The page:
Opinions of Iran remain largely unfavorable across much of the world, and in some predominantly Muslim countries, higher numbers express negative views of the Islamic Republic this year than in previous years.
Majorities or pluralities in 17 of 23 countries express an unfavorable opinion of Iran, including most of those surveyed in Egypt, Jordan, and Lebanon, although Lebanese views are sharply divided along religious and sectarian lines.
Iranian President Mahmoud Ahmadinejad continues to receive largely negative reviews in Muslim nations. Majorities in Turkey, Egypt, Jordan, Lebanon and the Palestinian territories lack confidence in him to do the right thing in world affairs. However, in Pakistan and Indonesia, opinions of Ahmadinejad are on balance positive.
In most of the predominantly Muslim nations polled, there is considerable opposition to the acquisition of nuclear weapons by Iran, and concerns about Iran’s nuclear program have increased this year in Jordan and the Palestinian territories. Only in Pakistan does a majority express support for Iran’s nuclear ambitions. Not surprisingly, Israelis overwhelmingly oppose a nuclear-armed Iran.
Iran’s Image Largely Negative
Majorities in the United States and Western Europe express negative views of Iran, including more than three-in-four in Germany (86%), Spain (82%), and France (78%), and two-thirds in the U.S. (67%). A smaller majority in Britain (58%) shares this opinion.
Views of Iran are more mixed across Eastern Europe. Russians, on balance, have a favorable view of Iran, while Ukrainians are evenly divided. Majorities express a negative opinion in Poland (56%) and Lithuania (65%).
Roughly nine-in-ten Israelis (92%) have an unfavorable opinion of Iran, although among Israel’s minority Arab community, views are divided, with 45% expressing a positive and 44% a negative opinion.
Iran receives mostly negative marks in four of the seven predominantly Muslim nations polled: Egypt, Jordan, Turkey and Lebanon. Opinions are evenly divided in the Palestinian territories, where roughly half (49%) have a favorable view of Iran, while the same percentage have a negative opinion. Pakistan (71%) and Indonesia (58%) are the only countries where majorities express favorable opinions of the Islamic Republic.
Both Egyptians and Jordanians have become increasingly negative in their views of Iran over the last few years. A majority of Egyptians had a favorable view of Iran in 2006 (59%), but currently only 22% hold this view, down from 33% last year.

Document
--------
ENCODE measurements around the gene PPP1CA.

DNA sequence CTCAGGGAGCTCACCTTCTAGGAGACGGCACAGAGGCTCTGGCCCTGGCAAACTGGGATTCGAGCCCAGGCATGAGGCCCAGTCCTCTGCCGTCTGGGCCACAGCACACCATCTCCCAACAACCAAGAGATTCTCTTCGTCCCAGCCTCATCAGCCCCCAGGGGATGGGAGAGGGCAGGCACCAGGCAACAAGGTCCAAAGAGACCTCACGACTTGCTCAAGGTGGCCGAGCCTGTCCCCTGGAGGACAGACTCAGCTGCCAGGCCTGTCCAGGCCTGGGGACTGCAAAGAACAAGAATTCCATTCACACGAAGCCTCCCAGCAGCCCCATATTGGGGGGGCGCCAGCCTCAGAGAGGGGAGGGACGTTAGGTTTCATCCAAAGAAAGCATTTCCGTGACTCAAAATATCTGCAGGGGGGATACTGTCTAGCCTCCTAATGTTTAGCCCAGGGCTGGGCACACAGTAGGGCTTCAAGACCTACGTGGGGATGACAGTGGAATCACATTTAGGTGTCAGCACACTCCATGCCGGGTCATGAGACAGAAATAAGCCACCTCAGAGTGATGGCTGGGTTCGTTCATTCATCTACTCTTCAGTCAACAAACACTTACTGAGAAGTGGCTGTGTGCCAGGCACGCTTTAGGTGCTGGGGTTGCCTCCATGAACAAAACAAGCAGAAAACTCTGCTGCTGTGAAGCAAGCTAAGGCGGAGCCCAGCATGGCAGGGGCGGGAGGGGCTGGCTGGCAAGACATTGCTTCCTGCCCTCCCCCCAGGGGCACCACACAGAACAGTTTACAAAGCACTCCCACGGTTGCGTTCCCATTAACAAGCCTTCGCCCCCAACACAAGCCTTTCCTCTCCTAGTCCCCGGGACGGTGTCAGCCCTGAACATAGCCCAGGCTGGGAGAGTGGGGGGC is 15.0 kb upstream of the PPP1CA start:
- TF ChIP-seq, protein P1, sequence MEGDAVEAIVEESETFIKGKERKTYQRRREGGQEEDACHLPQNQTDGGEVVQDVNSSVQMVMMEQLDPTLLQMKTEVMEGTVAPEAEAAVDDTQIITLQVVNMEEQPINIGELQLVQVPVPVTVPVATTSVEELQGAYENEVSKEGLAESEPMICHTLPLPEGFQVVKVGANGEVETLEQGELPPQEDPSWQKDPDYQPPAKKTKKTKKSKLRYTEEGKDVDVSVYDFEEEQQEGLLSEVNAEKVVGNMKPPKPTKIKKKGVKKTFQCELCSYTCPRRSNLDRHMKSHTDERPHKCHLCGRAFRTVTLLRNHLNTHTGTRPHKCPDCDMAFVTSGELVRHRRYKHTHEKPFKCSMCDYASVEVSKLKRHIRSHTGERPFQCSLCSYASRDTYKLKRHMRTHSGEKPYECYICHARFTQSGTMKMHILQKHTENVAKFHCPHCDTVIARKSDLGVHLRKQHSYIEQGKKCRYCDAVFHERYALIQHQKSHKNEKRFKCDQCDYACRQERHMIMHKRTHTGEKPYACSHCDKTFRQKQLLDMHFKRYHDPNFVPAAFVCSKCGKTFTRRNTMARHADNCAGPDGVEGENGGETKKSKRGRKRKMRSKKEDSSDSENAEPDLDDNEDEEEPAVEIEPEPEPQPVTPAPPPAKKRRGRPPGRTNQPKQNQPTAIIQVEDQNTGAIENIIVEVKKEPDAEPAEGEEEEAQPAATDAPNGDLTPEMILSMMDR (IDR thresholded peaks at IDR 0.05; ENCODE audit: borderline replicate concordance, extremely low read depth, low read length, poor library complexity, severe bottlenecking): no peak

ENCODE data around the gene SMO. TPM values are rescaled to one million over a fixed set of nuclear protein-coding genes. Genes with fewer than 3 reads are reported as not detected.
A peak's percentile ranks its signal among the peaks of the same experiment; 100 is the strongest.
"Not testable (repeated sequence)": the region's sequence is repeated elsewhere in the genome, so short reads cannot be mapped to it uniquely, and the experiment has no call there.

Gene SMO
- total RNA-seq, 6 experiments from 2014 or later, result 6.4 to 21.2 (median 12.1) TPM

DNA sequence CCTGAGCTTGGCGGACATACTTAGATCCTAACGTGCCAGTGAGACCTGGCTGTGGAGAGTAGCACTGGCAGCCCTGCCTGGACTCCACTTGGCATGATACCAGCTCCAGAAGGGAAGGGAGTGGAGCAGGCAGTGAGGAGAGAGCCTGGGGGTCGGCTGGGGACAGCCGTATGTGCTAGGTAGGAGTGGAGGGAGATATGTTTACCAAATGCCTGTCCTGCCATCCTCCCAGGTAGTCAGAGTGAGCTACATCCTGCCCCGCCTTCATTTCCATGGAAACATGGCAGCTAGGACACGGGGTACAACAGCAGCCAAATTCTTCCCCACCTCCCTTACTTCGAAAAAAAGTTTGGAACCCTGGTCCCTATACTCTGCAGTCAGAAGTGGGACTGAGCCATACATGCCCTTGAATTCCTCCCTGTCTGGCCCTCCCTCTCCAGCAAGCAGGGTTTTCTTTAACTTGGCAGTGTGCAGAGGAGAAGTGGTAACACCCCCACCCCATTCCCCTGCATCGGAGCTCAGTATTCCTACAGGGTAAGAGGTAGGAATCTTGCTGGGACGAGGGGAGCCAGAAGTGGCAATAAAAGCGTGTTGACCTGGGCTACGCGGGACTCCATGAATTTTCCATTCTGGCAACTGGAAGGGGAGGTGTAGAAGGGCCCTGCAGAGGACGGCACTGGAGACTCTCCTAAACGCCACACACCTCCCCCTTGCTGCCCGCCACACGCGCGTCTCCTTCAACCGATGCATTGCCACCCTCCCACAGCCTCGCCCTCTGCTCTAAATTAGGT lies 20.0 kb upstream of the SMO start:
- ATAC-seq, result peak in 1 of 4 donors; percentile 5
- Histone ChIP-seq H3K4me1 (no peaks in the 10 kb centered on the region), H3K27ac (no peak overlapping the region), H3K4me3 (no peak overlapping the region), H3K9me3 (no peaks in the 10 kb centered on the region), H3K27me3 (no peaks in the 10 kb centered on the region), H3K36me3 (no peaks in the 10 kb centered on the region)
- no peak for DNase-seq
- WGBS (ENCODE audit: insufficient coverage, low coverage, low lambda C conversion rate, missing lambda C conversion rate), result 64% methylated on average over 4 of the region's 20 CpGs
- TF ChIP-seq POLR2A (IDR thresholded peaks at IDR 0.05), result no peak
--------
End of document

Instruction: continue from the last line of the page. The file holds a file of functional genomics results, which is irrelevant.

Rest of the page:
A similar decline has taken place in Jordan. About half (49%) of Jordanians expressed a positive view of Iran in 2006, however just 23% now express this opinion.
In Lebanon, roughly one-in-four Lebanese Christians (26%) have a positive view, while just 12% of Sunni Muslims assign a favorable rating to the largely Shia Islamic Republic. Lebanese Shia Muslims, however, voice overwhelmingly positive views of Iran – 84% have a favorable opinion.
Views of Iran’s Leader
Majorities in five of the seven predominantly Muslim nations surveyed – Egypt, Jordan, Lebanon, Turkey and the Palestinian territories – express little or no confidence in Iranian President Mahmoud Ahmadinejad.
Moreover, ratings for Ahmadinejad have fallen significantly since last year in Egypt and Jordan. Nearly three-in-ten Egyptians (28%) expressed confidence in him last year, compared with just 18% today. Among Jordanians, confidence in Ahmadinejad declined from 32% to 23%.
As is the case with overall ratings for Iran, public opinion in Lebanon about Ahmadinejad remains divided along sectarian and religious lines. Nearly nine-in-ten (86%) Shia Muslims have confidence in the Iranian president, compared with only 18% of Christians and just 9% of Sunnis.
Ahmadinejad receives his most favorable reviews in Indonesia and Pakistan, where on balance, he gets positive ratings. Roughly half of Indonesians (48%) have a lot or some confidence in him, while 28% lack confidence. In Pakistan, 40% express confidence; 16% lack confidence; and fully 44% offer no opinion.
Israelis give the Iranian president his worst ratings – overall, 95% of Israelis say they have not too much or no confidence that Ahmadinejad will do the right thing in world affairs. This view is shared by 73% of Israeli Arabs.
Opposition to Iran’s Nuclear Program
In nearly every predominantly Muslim country polled there is widespread opposition to Iran acquiring nuclear weapons. More than six-in-ten Lebanese (64%), Egyptians (63%) and Turks (65%) oppose the idea of a nuclear-armed Iran. Only in Pakistan does a majority of respondents (61%) support Iran’s nuclear ambitions.
Lebanese public opinion once again reflects wide sectarian and religious differences. Support for Iran’s nuclear program stands at 78% among the Shia community, compared with just 23% of Christians and 6% of Sunnis.
Fully 93% of Israelis oppose Iran acquiring nuclear weapons. Among the country’s Arab community, 58% oppose this idea, while 25% favor a nuclear-armed Iran and 17% give no opinion.